Lots of issues facing EVs.......

SLUPSU

Well-Known Member
Aug 5, 2018
4,553
2,623
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Still waiting for specific subsidies for fossil fuels....🤷🏼‍♀️
Here's a sampling of tax breaks, how many of these have been around 100+ years?

Deduction for Intangible Drilling Costs – 100% tax deduction for costs not directly part of the final operating of an oil or gas well

Last-In, First-Out (LIFO) Accounting for Fossil Fuel Companies – allows companies to undervalue their inventory, reducing taxable income; oil and gas companies account for over one-third of LIFO benefits

Corporate Tax Exemption for Fossil Fuel Master Limited Partnerships – allows companies to pay zero corporate income tax

Excess of Percentage Over Cost Depletion – independent producers can deduct a percentage of gross income from production, rather than reflecting the value of the reserve depleted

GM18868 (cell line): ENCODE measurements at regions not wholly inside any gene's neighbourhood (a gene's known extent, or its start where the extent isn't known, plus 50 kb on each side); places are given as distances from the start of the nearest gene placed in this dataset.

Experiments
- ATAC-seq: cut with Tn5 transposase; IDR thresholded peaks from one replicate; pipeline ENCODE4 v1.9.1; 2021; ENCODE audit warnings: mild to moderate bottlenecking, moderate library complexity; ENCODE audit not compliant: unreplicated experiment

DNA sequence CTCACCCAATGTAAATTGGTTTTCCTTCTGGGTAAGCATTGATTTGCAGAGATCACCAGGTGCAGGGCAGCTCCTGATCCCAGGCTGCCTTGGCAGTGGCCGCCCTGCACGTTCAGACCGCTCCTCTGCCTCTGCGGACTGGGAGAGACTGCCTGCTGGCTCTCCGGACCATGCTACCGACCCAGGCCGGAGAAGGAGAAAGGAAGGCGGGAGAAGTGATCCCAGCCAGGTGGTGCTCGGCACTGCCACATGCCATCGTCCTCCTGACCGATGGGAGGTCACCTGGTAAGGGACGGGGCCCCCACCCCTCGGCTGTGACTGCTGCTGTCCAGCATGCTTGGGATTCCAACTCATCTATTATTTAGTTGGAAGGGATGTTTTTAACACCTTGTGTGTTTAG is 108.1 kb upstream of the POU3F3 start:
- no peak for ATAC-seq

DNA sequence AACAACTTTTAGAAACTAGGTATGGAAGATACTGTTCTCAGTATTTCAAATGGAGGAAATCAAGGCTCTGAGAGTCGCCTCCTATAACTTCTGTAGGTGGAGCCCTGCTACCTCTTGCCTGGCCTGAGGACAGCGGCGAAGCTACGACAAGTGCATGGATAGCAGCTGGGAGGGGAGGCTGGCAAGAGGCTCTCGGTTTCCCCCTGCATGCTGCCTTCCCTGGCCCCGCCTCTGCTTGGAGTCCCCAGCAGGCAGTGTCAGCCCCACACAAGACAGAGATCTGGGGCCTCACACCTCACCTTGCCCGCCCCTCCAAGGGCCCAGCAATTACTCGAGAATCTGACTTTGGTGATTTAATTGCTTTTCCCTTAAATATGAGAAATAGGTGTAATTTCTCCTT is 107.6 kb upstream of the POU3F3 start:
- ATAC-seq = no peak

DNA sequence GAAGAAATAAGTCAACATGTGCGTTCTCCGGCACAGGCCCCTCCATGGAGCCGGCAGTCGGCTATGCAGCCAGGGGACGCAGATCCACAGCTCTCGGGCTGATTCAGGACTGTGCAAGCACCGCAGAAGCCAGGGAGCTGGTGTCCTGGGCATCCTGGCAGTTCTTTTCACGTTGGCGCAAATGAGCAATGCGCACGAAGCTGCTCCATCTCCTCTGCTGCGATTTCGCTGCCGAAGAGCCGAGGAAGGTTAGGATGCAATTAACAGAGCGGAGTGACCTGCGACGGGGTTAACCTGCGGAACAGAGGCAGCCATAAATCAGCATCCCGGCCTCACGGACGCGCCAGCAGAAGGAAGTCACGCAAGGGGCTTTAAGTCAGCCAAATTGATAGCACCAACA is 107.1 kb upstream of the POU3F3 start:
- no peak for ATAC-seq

Lost Royalties on Offshore Drilling for Leases Issued from 1996 through 2000 (Outer Continental Shelf Deep Water Royalty Relief Act)

Domestic Manufacturing Deduction for Oil & Gas – allows oil & gas producers to claim a tax break intended for the manufacturing of goods

Dual Capacity Taxpayer Deduction – allows oil and gas companies operating abroad to deduct royalty payments to foreign governments from U.S. income taxes

BP Deduction for Oil Spill Legal Settlement – BP was allowed to deduct the vast majority of damages paid to the U.S. government under the spill settlement

Inland Waterways Transport for Petroleum – reflects the tonnage of oil shipped in proportion to operations, maintenance, and construction costs not covered by user fees

Petroleum Reserves – Strategic Petroleum Reserve, Naval Petroleum and Oil Shale Reserves, and Northeast Home Heating Oil Reserve; the subsidy is due to the public provision of the reserves, rather than requiring the private sector to build and maintain stockpiles

Accelerated Depreciation of Natural Gas Distribution Pipelines – pipelines treated as 15-year property; allows companies to deduct higher levels of depreciation costs upfront